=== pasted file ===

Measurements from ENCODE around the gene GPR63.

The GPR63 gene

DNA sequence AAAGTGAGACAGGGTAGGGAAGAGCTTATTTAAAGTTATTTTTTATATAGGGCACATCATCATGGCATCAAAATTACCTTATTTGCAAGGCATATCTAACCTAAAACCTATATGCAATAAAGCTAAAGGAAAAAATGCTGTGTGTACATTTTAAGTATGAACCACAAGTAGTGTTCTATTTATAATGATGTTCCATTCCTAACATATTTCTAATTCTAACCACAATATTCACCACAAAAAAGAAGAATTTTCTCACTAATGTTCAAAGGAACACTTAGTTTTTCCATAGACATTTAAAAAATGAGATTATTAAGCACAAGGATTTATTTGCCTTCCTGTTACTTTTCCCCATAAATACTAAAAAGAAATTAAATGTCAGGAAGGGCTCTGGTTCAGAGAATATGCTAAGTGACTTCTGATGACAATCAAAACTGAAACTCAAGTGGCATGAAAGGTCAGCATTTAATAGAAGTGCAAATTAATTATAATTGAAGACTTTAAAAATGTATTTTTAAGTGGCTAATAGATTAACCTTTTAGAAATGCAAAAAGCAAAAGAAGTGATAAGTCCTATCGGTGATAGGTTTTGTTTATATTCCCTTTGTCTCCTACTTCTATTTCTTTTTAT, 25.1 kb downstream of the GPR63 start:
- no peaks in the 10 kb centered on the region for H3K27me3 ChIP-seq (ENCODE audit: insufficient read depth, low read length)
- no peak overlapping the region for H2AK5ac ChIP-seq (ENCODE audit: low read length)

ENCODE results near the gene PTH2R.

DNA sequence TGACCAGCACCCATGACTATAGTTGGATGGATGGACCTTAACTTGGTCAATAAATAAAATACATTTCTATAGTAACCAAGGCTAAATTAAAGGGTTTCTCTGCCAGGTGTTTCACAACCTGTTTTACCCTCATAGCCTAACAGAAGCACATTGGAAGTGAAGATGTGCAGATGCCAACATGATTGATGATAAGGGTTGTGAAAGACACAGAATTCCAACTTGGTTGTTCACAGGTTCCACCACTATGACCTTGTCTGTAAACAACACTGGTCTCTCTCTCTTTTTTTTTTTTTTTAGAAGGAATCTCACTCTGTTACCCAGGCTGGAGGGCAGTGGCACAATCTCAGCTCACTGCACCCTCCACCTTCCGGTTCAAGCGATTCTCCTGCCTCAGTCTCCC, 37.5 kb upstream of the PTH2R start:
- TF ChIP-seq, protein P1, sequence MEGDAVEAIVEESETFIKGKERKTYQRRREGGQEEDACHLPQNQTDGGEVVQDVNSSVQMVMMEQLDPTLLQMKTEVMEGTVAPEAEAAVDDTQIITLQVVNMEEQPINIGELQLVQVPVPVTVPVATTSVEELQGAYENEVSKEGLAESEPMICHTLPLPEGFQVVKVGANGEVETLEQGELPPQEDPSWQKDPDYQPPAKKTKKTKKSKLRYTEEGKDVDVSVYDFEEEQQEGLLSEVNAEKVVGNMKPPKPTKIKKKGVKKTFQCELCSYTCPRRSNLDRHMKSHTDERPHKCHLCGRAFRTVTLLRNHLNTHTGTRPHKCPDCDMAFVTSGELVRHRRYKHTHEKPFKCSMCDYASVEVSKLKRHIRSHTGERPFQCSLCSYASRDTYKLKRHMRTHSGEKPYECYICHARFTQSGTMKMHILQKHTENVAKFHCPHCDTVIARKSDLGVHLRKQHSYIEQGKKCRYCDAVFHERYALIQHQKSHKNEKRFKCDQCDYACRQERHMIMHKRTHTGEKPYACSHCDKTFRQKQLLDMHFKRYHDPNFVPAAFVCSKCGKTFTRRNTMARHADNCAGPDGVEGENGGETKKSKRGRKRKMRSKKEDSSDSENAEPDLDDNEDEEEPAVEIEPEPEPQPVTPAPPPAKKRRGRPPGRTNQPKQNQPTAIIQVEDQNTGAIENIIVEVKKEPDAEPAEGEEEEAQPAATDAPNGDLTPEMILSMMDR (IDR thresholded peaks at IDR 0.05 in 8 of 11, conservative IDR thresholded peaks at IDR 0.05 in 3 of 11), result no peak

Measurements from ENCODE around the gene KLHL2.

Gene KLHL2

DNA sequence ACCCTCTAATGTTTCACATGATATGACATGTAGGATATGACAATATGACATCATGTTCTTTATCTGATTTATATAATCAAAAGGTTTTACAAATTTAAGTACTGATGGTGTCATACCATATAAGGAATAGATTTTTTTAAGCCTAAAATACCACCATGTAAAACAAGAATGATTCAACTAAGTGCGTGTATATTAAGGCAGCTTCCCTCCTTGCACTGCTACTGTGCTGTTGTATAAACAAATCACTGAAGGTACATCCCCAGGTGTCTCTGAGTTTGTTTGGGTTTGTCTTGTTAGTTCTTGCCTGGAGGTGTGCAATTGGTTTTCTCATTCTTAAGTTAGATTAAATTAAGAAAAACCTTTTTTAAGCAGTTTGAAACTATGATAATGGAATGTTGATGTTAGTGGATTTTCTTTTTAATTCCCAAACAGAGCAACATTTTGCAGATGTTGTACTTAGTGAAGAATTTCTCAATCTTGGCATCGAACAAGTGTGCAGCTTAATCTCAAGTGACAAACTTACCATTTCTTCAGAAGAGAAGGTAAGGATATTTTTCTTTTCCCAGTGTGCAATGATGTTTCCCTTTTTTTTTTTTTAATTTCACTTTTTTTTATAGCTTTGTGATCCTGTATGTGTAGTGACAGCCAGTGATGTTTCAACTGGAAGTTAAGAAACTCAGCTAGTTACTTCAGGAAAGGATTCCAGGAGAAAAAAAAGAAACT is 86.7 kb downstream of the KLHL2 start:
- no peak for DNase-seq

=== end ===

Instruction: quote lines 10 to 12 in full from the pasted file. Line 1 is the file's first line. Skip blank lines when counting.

Gene KLHL2

DNA sequence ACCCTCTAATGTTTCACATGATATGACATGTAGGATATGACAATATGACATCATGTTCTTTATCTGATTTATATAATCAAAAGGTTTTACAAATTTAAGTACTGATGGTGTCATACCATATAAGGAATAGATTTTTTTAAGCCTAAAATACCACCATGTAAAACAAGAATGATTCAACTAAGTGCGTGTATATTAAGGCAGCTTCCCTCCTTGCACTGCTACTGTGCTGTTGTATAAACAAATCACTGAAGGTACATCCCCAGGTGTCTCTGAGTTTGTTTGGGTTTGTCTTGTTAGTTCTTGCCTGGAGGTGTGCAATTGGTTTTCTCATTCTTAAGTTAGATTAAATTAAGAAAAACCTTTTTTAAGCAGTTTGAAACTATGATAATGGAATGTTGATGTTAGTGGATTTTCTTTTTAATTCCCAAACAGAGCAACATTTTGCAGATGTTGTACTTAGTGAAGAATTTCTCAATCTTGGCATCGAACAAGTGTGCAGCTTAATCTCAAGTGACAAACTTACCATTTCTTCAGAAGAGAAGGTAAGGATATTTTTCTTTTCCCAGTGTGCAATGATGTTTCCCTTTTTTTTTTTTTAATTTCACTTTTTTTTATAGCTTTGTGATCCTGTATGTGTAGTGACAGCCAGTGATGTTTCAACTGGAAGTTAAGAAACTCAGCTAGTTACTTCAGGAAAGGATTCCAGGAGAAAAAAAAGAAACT is 86.7 kb downstream of the KLHL2 start:
- no peak for DNase-seq